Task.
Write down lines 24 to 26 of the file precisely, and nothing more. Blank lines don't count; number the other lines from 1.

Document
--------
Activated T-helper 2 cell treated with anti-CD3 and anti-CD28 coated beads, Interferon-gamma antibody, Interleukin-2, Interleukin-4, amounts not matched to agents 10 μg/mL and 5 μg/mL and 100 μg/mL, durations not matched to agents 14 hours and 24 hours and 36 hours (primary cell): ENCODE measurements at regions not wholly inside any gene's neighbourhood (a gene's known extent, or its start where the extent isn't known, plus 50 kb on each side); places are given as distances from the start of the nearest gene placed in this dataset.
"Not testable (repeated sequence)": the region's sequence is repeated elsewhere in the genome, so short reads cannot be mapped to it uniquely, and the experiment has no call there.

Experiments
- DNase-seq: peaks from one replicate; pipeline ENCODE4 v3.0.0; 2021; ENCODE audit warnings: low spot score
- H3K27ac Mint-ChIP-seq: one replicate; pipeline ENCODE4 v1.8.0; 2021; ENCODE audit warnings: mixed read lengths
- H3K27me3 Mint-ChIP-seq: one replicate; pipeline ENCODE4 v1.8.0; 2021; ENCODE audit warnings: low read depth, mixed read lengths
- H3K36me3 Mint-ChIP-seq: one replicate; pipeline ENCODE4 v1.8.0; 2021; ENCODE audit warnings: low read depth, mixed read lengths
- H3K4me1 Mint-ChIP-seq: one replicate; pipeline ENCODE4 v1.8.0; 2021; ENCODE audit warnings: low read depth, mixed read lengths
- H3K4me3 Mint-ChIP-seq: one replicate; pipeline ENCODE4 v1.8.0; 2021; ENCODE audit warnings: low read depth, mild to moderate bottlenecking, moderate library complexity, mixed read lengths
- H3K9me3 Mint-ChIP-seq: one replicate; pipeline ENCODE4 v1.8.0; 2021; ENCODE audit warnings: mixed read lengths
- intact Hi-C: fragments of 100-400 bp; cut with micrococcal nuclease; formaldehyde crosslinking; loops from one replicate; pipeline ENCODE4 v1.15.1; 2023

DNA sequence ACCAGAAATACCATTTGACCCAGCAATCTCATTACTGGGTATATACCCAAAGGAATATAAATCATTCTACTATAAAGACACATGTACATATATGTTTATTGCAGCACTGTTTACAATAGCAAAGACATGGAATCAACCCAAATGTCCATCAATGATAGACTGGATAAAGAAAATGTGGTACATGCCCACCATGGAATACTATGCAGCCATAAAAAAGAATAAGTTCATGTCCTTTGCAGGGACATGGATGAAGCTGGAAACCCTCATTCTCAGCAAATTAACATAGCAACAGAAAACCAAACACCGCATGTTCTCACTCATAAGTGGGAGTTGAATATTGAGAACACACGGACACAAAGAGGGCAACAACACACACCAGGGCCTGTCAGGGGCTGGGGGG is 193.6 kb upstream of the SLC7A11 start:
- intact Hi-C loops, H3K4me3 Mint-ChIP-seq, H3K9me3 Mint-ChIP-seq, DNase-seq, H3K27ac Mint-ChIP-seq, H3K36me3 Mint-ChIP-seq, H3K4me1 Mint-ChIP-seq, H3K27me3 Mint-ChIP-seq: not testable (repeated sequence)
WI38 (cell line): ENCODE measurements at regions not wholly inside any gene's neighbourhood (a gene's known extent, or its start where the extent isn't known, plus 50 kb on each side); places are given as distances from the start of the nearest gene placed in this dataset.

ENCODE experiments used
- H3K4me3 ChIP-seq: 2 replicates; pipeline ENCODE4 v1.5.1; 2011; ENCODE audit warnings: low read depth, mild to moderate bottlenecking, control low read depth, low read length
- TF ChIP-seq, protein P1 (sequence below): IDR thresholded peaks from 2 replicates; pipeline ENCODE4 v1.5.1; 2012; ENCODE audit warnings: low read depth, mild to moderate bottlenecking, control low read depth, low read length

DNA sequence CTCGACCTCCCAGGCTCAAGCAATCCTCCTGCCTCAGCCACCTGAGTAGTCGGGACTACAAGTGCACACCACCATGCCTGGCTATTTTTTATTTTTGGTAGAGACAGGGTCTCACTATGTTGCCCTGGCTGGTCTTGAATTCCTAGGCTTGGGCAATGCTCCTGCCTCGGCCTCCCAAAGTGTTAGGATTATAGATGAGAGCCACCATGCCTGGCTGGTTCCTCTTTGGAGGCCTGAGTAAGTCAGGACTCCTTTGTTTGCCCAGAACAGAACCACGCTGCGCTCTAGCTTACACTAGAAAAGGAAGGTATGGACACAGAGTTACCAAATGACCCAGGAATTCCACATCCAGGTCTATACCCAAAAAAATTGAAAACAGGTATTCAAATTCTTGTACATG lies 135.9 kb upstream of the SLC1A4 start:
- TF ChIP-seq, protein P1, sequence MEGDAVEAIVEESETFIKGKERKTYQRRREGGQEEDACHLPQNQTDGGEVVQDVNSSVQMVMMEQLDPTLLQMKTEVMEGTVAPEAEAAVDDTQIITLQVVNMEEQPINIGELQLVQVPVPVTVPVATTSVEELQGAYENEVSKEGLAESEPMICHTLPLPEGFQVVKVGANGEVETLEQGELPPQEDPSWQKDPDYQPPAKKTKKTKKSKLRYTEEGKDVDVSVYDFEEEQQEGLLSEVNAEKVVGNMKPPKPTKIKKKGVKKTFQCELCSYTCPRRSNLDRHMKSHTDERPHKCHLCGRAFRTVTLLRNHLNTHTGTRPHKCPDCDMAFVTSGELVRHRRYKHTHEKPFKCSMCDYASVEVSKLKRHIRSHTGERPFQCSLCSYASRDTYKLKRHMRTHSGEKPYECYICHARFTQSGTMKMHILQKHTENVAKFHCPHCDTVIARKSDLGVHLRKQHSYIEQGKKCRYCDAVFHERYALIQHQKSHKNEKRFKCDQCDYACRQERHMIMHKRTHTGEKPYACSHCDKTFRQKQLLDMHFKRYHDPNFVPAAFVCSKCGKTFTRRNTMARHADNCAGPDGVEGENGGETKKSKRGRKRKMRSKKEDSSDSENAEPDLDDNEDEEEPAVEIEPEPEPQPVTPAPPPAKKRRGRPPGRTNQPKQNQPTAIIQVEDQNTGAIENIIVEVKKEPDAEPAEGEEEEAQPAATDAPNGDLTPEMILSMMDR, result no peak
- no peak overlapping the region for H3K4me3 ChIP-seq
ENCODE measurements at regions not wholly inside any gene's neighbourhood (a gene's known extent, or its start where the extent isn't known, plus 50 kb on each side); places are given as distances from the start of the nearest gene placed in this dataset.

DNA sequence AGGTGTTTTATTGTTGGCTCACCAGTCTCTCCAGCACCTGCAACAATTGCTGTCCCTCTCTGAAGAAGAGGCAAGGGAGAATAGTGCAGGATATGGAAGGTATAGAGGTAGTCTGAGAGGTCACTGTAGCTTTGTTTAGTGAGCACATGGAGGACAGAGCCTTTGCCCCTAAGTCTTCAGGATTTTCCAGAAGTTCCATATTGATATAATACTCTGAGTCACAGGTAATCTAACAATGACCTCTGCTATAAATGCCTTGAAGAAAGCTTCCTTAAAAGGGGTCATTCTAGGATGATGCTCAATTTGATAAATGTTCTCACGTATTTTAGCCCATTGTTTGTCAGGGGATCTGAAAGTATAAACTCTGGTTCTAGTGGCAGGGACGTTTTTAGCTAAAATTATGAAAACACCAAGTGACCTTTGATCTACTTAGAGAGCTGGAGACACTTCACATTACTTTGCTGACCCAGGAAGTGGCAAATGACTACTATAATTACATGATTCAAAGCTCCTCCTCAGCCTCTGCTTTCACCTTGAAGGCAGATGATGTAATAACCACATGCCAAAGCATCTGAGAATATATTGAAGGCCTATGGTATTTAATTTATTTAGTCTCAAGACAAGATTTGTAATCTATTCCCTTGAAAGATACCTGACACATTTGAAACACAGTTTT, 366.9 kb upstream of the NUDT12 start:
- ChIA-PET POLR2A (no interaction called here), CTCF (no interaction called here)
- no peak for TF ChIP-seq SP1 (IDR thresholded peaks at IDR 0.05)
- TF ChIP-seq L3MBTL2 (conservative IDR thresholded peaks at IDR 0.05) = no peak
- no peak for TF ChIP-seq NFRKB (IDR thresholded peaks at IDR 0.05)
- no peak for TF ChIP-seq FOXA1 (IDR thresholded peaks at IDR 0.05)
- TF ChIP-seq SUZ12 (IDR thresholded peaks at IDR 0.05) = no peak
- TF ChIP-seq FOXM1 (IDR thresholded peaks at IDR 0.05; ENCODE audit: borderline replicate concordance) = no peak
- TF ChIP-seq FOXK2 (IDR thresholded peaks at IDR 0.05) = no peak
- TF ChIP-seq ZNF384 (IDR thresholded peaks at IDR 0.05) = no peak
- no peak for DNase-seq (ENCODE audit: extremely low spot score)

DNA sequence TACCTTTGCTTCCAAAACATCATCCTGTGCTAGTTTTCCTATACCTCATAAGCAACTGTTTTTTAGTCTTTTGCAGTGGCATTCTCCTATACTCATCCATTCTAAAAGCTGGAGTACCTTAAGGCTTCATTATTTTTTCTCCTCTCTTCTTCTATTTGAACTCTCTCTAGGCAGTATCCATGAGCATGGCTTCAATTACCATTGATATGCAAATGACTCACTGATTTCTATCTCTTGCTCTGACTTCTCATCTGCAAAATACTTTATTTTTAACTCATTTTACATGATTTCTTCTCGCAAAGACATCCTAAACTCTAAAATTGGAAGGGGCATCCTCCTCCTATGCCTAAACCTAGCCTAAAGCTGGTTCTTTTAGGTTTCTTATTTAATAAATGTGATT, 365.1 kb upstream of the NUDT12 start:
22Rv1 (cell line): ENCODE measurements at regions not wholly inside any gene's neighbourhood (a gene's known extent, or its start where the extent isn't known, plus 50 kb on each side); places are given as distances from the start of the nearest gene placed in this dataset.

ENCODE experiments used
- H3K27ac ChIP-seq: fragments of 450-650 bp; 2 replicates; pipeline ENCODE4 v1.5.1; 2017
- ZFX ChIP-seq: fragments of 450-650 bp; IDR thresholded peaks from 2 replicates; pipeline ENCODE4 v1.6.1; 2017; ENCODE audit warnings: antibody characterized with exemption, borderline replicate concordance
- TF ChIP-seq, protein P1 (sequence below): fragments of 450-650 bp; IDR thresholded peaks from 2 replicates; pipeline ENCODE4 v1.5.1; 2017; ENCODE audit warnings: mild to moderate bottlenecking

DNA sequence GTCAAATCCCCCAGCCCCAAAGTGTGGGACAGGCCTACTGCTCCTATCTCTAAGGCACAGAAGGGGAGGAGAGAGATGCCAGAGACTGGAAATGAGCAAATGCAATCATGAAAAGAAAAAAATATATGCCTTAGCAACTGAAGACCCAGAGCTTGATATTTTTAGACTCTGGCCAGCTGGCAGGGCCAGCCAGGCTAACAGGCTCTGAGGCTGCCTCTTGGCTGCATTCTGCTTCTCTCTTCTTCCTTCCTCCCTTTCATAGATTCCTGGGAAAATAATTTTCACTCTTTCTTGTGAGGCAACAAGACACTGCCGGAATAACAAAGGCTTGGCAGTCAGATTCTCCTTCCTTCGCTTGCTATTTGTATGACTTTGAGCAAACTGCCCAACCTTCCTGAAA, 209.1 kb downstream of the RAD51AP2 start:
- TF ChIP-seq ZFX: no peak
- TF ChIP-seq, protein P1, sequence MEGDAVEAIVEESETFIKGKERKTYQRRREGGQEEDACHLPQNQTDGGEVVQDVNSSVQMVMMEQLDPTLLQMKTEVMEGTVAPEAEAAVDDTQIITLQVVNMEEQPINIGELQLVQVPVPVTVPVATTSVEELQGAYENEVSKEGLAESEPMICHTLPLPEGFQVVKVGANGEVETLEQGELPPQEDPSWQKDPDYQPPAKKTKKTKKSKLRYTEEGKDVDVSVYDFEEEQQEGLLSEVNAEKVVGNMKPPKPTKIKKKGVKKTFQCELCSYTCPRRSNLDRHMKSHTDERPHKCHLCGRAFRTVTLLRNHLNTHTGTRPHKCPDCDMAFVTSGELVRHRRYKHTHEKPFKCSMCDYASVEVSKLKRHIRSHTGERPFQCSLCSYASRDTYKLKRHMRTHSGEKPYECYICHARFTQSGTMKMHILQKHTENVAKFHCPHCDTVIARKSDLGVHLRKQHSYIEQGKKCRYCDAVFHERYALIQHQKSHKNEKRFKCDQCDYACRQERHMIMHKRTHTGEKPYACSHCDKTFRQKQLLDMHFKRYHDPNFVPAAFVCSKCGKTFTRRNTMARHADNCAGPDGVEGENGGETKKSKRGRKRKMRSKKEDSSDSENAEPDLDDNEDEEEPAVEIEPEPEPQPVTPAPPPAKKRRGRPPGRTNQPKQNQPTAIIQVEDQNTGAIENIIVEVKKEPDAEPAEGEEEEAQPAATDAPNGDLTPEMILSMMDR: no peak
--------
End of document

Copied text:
- no peak for TF ChIP-seq SP1 (IDR thresholded peaks at IDR 0.05)
- TF ChIP-seq L3MBTL2 (conservative IDR thresholded peaks at IDR 0.05) = no peak
- no peak for TF ChIP-seq NFRKB (IDR thresholded peaks at IDR 0.05)